Trouble with rights and poverty


It’s snowing outside, a blizzard. As I watch the snow swirling I try to imagine what it would be like to live outside on a night like this without shelter. What would an Inuit do?

By modern standards the Inuit were among the most impoverished people on the planet. They had no agriculture, no trees and had one of the harshest possible environments in which to survive. Yet despite all this deprivation, the Inuit did not live in poverty. They enjoyed a rich social life filled with sharing, art and a strong technological tradition. The Inuit also had one of the more egalitarian social systems on earth. This was due, no doubt, to the scarcity of resources and the need for cooperation.

I have to say, I’ve been thinking about the human condition a lot more lately what with Sharon taking a course on human rights and poverty. I’m learning by association, so bear with me.

What I’ve learned is there are 50,000 preventable deaths a day every day. Much of this is due to the unimaginable squalor and disease around the world, mostly in the Southern Hemisphere. If world poverty is seen as a violation of human rights accepted by the international community of nations—which it has—then poverty on the such as scale is a shameful blight on humanity.

This seems particularly unseemly when considering the exponential accumulation of wealth at the top .001% of society. This, not surprisingly, is the moral dilemma.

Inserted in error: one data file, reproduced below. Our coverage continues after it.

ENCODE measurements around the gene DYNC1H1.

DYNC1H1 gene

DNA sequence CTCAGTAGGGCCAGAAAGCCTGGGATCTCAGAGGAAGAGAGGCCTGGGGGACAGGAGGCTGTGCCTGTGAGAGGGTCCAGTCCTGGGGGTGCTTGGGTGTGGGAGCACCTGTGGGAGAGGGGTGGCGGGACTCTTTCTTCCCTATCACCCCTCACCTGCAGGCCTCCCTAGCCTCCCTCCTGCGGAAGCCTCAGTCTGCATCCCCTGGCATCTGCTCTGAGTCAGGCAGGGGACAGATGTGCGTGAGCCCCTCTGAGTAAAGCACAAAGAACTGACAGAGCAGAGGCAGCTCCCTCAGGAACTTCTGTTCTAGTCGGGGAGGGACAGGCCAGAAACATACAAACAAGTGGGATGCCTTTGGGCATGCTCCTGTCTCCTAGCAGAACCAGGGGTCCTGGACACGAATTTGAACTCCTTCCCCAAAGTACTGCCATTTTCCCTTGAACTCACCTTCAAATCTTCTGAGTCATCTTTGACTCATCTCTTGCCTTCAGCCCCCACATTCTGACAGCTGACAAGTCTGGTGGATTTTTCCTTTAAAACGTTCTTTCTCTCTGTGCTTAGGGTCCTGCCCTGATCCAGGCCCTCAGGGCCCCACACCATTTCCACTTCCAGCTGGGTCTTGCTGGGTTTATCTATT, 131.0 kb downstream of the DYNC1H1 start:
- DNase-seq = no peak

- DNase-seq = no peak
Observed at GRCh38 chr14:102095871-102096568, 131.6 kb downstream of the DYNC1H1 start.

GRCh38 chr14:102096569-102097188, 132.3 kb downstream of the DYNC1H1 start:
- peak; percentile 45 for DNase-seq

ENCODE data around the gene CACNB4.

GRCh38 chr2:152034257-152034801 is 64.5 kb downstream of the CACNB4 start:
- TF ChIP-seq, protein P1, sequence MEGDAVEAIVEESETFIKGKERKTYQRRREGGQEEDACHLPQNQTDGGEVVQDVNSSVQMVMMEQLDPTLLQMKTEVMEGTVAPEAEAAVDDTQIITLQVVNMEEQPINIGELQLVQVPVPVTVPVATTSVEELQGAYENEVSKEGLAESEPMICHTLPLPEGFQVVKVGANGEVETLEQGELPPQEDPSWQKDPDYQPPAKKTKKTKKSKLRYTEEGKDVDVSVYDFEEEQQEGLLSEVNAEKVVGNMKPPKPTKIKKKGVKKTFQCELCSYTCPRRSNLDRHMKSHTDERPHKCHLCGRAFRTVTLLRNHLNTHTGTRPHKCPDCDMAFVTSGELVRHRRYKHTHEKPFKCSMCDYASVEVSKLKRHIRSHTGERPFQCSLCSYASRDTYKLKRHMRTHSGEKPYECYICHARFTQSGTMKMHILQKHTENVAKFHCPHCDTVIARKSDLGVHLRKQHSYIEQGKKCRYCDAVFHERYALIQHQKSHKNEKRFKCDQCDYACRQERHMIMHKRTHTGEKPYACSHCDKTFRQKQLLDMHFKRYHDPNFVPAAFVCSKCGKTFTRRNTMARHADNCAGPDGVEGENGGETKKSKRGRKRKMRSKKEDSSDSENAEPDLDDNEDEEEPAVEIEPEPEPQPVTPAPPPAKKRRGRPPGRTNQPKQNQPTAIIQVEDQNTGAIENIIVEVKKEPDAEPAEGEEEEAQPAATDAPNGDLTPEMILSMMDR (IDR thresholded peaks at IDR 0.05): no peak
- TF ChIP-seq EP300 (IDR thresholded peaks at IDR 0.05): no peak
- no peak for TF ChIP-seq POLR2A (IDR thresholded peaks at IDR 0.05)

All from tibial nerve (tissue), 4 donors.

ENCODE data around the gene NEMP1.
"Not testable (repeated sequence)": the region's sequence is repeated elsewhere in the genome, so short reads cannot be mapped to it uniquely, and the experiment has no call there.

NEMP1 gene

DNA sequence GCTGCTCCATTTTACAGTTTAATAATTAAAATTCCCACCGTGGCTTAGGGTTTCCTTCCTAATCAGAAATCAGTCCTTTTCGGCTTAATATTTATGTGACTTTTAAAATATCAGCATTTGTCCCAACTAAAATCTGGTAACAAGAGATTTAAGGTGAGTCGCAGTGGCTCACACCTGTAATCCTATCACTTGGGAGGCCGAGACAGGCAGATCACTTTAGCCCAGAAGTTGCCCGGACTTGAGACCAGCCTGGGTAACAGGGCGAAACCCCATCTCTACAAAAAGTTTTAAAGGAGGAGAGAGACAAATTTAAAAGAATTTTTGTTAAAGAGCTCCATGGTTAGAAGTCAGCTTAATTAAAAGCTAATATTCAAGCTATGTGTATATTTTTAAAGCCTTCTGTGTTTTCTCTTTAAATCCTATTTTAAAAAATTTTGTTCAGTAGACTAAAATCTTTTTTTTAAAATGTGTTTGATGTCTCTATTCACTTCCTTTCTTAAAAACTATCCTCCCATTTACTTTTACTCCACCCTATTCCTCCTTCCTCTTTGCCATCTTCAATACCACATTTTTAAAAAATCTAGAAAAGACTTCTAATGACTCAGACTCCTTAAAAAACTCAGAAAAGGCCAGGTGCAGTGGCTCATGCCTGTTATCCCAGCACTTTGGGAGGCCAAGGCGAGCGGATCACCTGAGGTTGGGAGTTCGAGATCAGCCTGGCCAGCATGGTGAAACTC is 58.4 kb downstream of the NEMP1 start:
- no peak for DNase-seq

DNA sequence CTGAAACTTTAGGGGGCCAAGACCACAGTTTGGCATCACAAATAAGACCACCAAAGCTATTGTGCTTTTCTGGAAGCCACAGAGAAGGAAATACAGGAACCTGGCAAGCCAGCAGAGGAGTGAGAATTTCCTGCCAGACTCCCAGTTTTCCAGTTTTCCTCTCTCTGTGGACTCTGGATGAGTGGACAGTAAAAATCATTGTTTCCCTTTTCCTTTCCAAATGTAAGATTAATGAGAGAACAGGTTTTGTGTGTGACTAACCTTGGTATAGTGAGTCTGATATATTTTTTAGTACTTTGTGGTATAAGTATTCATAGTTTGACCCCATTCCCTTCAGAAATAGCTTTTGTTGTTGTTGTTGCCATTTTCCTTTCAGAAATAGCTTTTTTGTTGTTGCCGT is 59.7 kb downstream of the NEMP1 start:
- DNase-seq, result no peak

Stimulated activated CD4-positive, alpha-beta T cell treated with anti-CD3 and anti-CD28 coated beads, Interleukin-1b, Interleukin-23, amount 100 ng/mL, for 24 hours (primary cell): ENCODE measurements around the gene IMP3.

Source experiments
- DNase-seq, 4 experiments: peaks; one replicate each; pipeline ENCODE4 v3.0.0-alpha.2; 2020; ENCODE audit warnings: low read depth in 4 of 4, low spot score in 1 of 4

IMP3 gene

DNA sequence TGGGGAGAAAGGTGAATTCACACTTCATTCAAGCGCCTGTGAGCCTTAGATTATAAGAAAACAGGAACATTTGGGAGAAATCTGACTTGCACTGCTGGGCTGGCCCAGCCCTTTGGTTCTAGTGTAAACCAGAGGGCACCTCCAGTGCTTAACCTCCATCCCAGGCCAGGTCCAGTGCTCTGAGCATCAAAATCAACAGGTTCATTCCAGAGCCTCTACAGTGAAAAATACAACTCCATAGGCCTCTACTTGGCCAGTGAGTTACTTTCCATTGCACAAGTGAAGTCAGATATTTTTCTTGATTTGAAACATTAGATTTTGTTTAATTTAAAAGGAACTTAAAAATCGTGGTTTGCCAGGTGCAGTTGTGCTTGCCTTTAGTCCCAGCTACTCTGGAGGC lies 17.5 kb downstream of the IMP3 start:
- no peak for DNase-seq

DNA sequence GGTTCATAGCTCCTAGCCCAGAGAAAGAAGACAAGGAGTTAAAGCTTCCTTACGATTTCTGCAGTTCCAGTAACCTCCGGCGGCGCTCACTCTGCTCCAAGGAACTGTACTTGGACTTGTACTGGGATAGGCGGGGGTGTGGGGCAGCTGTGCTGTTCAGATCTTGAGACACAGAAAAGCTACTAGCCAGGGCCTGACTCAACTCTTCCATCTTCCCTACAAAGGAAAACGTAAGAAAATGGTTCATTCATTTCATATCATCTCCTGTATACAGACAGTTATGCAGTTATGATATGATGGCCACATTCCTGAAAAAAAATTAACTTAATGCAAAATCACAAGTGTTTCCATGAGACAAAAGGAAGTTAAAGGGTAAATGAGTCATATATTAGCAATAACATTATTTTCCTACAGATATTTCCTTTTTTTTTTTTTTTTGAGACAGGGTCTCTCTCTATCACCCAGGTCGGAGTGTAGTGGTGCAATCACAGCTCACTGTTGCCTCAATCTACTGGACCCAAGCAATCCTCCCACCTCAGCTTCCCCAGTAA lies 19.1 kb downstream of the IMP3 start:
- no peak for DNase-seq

But what about the legal dilemma? The international answer is protecting the rights of the poor. But, in my opinion, if one of the goals of human rights is to eliminate poverty, it won’t be found in legislating protection for the poor. We, through our politicians, can say all the right things and enact all the politically correct legislation in the world but that doesn’t mean things will change. Because the answer isn’t found at the bottom. Unlike the Inuit, the modern poor have been disenfranchised. But by whom?

This mass violation of human rights is being prolonged by the very people advancing human rights legislation and indulging in philanthropy—the wealthy and the powerful. Legislation and largesse may ease their guilt, but does little to end the suffering of the poor. But is it a crime are to amass extreme wealth and power? Of course not. Legally, there is no crime in distorting the resource equilibrium of humanity. And this is not a new phenomenon. History is the story of economic inequality and the violence that ensues.

The better legal solution, of course, would be to limit the amassing of great wealth and power. Human nature being what it is, that will never happen. And this is what Francis Fukuyama was talking about in The End of History. Communism was to be the end-state of economic evolution. But since human nature, being as pernicious as it is won’t allow true communism, democratic–capitalism (the second-last stage) was as good as we are going to get, according to Fukuyama. Thus, we’re at the end of history. So, instead of solving the problem of world poverty, we’ll continue to tinker with the machinery.